To support the refusal, the Examining Attorney submitted printouts from numerous commercial websites, illustrating how third parties in the industry use the term “Farm to Table”. These web pages included excerpts and references such as: (1) “Farm to Table Wine Dinners…”; (2) “Farm to Table Wine and Cooking Adventure”; (3) “Farm to Table Wines…”; (4) “Freas Farm Winery is focused on serving high quality farm to table wines”; (5) “Farm to Table Wine Tasting featuring local farmers and organic wines from Bonterra Vineyards…”; and (6) “Farm to Table Wine and Food”. In addition, the Examining Attorney introduced into evidence articles from major newspapers discussing the phase, Farm to Table in connection with wine.

In an attempt to counter this evidence, the Applicant submitted third-party registrations for FARM TO TABLE formative marks for food products and related services. The Board held that the multiple third-party registrations were of little probative value because the printouts did not show if such registrations were allowed to register under a claim of acquired distinctiveness under Section 2(f) of the Trademark Act. In addition, the printouts did not show if the registrations required a disclaimer or if the registrations registered on the Supplemental Register.

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A recent decision from the Trademark Trial and Appeal Board (“TTAB” or the “Board”), reminds trademark applicants that if there is a term that has taken on significance or meaning in a particular industry and this term immediately conveys information about the goods or services identified in your trademark application, your application could be refused. The ground for refusal would be that the trademark is merely descriptive of the Applicant’s goods and services. See In re Bitvoyant, Serial No. 86693221 (February 9, 2017) [not precedential]. For more details on this subject matter, see our web page entitled, Factors To Be Considered When Determining If A Mark Is Descriptive. Some of the factors discussed on our web page are dictionary meanings, is the term an acronym that would be perceived to mean the same as the wording it represents, and does the term describe the intended user. Another factor to now consider is whether the mark is a term of art in your industry.

In Bitvoyant, the Applicant filed to register the mark HONEYFILE. The goods identified were computer software platforms for use in the field of computer network security that assist in the tracking of data exfiltration and network intelligence. The services included computer security consultancy; computer security service, namely, restricting access to and by computer networks to and of undesired web sites, media and individuals and facilities, along with other computer security services.

The application was refused on the ground that the mark was merely descriptive of the goods and services. The Applicant filed a request for reconsideration that was denied. An appeal followed. The Court of Appeals for the Federal Circuit set forth the following standard: ” [A] term is merely descriptive if it immediately conveys knowledge of a quality, feature, function, or characteristic of the goods or services with which it is used.” See In re Chamber of Commerce of the U.S.A., 675 F.3d 1297, 102 USPQ2d 1217, 1219 (Fed. Cir. 2012). Evidence to prove this proposition can be taken from any competent source, such as dictionaries, newspapers or surveys.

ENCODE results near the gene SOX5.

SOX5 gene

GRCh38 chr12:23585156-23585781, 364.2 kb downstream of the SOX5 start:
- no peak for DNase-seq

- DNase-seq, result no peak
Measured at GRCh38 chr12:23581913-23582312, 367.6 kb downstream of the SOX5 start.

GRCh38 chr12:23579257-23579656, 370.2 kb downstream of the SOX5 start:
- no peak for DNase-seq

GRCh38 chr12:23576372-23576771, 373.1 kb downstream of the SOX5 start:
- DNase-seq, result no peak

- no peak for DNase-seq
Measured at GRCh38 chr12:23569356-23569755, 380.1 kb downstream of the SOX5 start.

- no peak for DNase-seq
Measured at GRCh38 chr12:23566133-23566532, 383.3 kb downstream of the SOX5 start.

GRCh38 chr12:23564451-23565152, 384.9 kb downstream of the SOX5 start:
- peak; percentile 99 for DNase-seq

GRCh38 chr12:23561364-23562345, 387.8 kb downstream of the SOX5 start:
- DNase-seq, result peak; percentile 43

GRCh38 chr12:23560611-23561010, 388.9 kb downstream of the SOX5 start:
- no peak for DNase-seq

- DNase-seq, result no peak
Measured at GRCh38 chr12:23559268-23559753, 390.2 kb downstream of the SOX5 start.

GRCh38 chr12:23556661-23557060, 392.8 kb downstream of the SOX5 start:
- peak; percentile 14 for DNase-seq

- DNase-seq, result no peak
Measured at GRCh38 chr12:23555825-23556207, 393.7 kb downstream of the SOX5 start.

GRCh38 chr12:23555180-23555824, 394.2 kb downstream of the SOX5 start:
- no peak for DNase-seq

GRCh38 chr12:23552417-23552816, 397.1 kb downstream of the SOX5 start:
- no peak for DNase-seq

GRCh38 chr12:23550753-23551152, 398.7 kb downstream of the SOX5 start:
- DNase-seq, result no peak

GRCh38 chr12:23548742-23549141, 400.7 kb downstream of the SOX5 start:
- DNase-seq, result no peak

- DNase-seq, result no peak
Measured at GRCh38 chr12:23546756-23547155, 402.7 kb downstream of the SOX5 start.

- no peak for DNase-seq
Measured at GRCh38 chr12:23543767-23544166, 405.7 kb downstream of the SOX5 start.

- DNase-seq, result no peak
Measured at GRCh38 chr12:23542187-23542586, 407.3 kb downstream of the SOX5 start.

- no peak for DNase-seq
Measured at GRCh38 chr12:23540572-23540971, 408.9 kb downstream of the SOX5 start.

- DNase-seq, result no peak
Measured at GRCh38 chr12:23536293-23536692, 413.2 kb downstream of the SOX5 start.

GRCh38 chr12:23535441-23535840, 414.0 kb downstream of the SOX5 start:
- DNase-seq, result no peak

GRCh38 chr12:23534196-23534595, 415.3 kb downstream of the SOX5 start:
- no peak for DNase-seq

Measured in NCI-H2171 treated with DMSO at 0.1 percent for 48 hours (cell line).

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On first glance, this decision appears to be an unexpected result especially in light of the prior registration owned by the Appellant for the word mark CHURRASCOS for the same restaurant services. However, when viewing general principles of trademark law, maybe the outcome is not so unexpected. Regardless of your opinion, perhaps the easiest way to understand this ruling is to conclude that the mark has become generic over time. The Appellant in this matter, Cordua Restaurants, Inc. (“Cordua”) owns five restaurants marketed under CHURRASCOS. The restaurants feature South American dishes, including chargrilled Churrasco Steak. Years earlier, Cordua applied to the United States Patent & Trademark Office (“USPTO”) for the mark CHURRASCOS in standard character format for restaurant and bar services and catering. CHURRASCOS, the word mark registered on the Principal Register on June 3, 2008 under Section 2(f) after showing the mark acquired distinctiveness.

A few years later, Cordua attempted to register CHURRASCOS for the same restaurant services, but in a stylized format and it was refused. Cordua appealed to the Trademark Trial and Appeal Board (the “Board”) and it affirmed the Examiner’s refusal on the grounds that the mark was generic for restaurant services. See In re Cordua Restaurants LP, 110 USPQ2d 1227 (TTAB 2014) [precedential]. Cordua argued that its prior registration should be prima facie evidence of the mark acquiring distinctiveness. However, the Board responded by stating that if the mark is highly descriptive, additional evidence is required to prove distinctiveness. Cordua appealed to the U.S. Court of Appeals for the Federal Circuit (“CAFC”). See In re Cordua Restaurants, Inc.118 USPQ2d 1632 (Fed. Cir. 2016).

The CAFC affirmed the finding of the Board, holding there was substantial evidence to find the mark CHURRASCOS was generic for restaurant services. A generic term is a common descriptive name for a class of goods or services. The critical issue is whether the relevant consumer base primarily understands the subject term to refer to the class of goods or services in question. Proof of the public’s understanding of the subject term should be submitted into evidence from reliable sources such as dictionaries, online sites, publications, and newspapers. The USPTO bears the burden of proving that the mark is generic by clear and convincing evidence.